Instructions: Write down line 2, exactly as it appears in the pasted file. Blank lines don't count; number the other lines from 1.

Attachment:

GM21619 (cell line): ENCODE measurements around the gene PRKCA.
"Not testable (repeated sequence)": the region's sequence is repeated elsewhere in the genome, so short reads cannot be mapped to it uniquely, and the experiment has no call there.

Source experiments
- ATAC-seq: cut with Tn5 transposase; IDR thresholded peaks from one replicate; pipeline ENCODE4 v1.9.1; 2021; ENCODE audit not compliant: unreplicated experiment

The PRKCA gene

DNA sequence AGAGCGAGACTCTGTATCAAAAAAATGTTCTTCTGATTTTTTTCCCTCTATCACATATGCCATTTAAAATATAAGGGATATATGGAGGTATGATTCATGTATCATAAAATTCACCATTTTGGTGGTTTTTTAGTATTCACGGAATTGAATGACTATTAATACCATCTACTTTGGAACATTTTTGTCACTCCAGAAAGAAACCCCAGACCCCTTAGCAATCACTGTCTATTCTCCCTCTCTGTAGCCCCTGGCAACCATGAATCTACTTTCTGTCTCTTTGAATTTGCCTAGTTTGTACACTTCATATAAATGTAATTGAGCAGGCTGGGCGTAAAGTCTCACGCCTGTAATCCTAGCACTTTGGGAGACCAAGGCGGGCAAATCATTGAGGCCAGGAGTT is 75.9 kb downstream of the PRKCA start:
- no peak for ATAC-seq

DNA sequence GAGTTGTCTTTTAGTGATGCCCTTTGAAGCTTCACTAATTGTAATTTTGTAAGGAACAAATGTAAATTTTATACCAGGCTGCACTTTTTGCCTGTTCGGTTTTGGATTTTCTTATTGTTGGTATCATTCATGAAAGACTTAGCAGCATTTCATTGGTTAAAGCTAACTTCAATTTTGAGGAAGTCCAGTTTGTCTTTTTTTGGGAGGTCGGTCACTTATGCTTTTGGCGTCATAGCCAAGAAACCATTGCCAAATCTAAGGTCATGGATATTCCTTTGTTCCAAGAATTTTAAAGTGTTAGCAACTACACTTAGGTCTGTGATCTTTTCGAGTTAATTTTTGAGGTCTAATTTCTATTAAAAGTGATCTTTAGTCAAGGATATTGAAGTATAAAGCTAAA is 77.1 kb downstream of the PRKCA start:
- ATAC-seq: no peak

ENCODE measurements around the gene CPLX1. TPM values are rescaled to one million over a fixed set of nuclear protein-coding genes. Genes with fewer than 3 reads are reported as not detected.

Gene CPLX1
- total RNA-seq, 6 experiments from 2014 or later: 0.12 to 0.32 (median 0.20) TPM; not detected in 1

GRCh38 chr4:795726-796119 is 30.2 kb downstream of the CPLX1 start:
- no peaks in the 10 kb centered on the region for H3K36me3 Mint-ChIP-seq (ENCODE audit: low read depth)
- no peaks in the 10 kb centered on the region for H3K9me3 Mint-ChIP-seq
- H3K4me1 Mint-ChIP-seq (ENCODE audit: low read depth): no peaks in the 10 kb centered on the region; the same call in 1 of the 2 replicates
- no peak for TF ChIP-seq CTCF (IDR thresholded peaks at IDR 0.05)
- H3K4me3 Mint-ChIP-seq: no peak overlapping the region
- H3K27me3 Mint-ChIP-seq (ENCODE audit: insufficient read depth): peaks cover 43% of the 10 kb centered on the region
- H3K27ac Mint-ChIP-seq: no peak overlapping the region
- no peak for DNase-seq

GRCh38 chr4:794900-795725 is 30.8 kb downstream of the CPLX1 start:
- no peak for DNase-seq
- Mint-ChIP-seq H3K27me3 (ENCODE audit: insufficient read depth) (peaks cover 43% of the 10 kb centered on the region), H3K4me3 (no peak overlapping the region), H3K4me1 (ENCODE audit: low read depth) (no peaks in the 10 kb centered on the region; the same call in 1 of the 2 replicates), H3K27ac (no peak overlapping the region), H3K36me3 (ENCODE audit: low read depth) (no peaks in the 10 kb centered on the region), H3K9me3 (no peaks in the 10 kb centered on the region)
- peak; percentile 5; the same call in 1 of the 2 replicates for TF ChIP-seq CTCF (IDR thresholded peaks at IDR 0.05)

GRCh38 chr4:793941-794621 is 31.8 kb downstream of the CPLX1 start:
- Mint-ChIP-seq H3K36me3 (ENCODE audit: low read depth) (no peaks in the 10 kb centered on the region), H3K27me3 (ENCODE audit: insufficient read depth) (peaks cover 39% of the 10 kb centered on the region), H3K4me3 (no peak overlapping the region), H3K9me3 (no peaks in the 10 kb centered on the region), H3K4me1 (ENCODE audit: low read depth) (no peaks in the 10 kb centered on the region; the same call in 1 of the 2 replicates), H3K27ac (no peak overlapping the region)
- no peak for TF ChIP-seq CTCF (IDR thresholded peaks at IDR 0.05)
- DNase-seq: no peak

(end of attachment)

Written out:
"Not testable (repeated sequence)": the region's sequence is repeated elsewhere in the genome, so short reads cannot be mapped to it uniquely, and the experiment has no call there.